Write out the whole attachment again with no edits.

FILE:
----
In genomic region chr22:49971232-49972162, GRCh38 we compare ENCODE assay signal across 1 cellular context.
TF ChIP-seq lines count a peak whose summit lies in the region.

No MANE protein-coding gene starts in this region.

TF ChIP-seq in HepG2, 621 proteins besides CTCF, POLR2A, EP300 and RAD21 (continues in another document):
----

In genomic region chr22:49971232-49972162, GRCh38 we compare ENCODE assay signal across 1 cellular context.
TF ChIP-seq lines count a peak whose summit lies in the region.

No MANE protein-coding gene starts in this region.

TF ChIP-seq in HepG2, 621 proteins besides CTCF, POLR2A, EP300 and RAD21 (continues in another document):